September sees large retailers starting to unveil the wines from their upcoming “Autumn and Winter Collections”.
So, the final week of August seems a good time for a final, lingering look back over our shoulders at wines originally introduced for summer but which can still play a role despite shortening days and falling temperatures.
Cross-over wines (suitable for both summer barbecues and heartier autumn fare) are also included.
Since many of you tell me that you like their eclectic range, the main focus today is on Aldi wines but, in case their nearest store is some distance from you, I have added a couple from other retailers.
My regular Discounter Discoveries features (that spotlight new arrivals in both Lidl and Aldi) will be back at the end of next month to showcase the latest additions to both retailers’ ranges.
As ever, bottle shots and hyperlinks are provided next to commendations where possible.
An unusual grape variety for South Africa
To complement their long-standing success with chenin blanc, South African winemakers seem to be turning to varieties often associated with France’s Rhone Valley where those grapes produce distinctly savoury white wines.
The illustration of this point here involves grenache blanc.
Aromatic and rounded, 2020 Cambalala Grenache Blanc (£6.49 at Aldi and 13.5% abv) exhibits quince and baked apple flavours skilfully counterbalanced by generous helpings of savoury herbs and an evolving tangerine acidity with traces of lemon zest.
Dark horse of the family
Although grown in a surprisingly wide range of (largely European) countries, the white branch of the pinot family never really has a starring role anywhere.
Alsace comes closest (where it is a major component of cremant as well as appearing in still wines) but even there it still does not get the credit its weighty creaminess merits.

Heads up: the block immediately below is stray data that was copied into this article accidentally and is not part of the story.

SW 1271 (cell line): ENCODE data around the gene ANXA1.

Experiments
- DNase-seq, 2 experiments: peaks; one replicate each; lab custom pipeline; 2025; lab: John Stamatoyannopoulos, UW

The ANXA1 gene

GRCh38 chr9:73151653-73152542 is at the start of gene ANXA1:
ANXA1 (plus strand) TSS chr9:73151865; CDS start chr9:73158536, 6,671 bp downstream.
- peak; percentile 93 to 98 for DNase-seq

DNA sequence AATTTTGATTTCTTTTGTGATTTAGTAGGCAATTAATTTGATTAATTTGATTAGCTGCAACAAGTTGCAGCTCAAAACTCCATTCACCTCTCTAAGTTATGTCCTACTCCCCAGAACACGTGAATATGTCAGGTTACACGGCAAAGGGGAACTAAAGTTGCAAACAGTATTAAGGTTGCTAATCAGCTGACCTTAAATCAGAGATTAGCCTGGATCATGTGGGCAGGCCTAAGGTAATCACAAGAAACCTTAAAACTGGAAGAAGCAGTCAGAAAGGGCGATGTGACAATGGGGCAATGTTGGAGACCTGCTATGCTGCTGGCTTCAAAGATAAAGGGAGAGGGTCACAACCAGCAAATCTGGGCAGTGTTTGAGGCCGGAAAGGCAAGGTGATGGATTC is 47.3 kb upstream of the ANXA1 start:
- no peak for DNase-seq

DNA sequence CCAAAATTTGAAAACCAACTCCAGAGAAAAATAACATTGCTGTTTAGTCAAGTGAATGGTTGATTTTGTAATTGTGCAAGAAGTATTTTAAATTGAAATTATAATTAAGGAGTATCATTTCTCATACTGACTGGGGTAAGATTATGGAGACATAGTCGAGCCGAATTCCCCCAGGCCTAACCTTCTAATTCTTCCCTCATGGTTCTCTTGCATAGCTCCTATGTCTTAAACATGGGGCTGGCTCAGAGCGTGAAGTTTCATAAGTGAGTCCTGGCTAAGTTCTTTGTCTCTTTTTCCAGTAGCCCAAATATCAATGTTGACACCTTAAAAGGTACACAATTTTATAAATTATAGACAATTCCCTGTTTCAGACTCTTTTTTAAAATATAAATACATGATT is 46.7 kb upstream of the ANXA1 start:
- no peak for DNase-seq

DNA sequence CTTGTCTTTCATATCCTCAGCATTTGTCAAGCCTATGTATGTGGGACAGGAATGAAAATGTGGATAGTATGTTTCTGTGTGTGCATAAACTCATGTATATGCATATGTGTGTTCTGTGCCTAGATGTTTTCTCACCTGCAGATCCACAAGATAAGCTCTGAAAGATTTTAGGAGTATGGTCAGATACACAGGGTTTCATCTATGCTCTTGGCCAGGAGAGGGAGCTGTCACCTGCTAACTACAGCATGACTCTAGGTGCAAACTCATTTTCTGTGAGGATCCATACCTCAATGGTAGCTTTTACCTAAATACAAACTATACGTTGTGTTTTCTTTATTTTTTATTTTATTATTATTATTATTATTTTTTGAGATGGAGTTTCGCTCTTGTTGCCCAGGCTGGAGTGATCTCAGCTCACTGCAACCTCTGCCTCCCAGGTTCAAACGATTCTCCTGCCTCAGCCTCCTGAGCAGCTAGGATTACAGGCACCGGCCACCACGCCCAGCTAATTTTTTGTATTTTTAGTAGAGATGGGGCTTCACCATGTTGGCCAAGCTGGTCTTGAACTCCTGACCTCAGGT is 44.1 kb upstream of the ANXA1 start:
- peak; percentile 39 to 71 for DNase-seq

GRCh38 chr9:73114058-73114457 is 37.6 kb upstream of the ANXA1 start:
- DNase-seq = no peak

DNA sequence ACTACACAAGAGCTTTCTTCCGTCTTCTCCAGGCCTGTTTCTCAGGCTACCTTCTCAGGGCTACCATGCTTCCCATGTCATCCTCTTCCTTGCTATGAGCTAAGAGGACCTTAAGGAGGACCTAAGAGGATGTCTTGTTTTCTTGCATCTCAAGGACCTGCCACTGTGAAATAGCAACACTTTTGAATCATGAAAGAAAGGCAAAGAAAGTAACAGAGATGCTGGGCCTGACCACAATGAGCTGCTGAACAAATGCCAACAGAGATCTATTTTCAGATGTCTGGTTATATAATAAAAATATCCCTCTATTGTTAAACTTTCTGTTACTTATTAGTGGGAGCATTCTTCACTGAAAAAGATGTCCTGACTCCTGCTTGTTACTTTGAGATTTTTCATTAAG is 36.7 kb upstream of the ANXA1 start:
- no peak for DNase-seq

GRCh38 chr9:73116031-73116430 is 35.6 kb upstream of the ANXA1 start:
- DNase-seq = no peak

Textured with subtle savouriness, 2019 Pierre Jaurant Alsace Pinot Blanc (£6.49 at Aldi and 12.5%) could put that right with its greengage, pear and ripe apple flavours accompanied by nutty and tarragon components and pithy lemon acidity.
Counterintuitive but splendid
Instinct dictates that the nearer to the equator you go the more grapes ripen and the less acidity they contain – making for example, Trentino pinot grigio fresher and livelier than, say, versions from Central Italy.
However, many white wines from Sicily (less than 100 miles from North Africa, remember) seem somehow to retain much more acidity than you would expect and this vibrant Sicilian pinot grigio underlines that conclusion well.
Sweet edged yet with a nutty, marzipan backdrop, 2020 Organic Pinot Grigio (£5.99 at Aldi and 12%) has textured red apple, melon and (especially) fresh pineapple flavours embellished with lively pink grapefruit acidity and hints of ginger and mace.
After the “Glorious Twelfth” a week or so back and other aspects of the shooting season opening over the next few weeks, it is time to look at wine for game dishes – and that points us first to Southern France.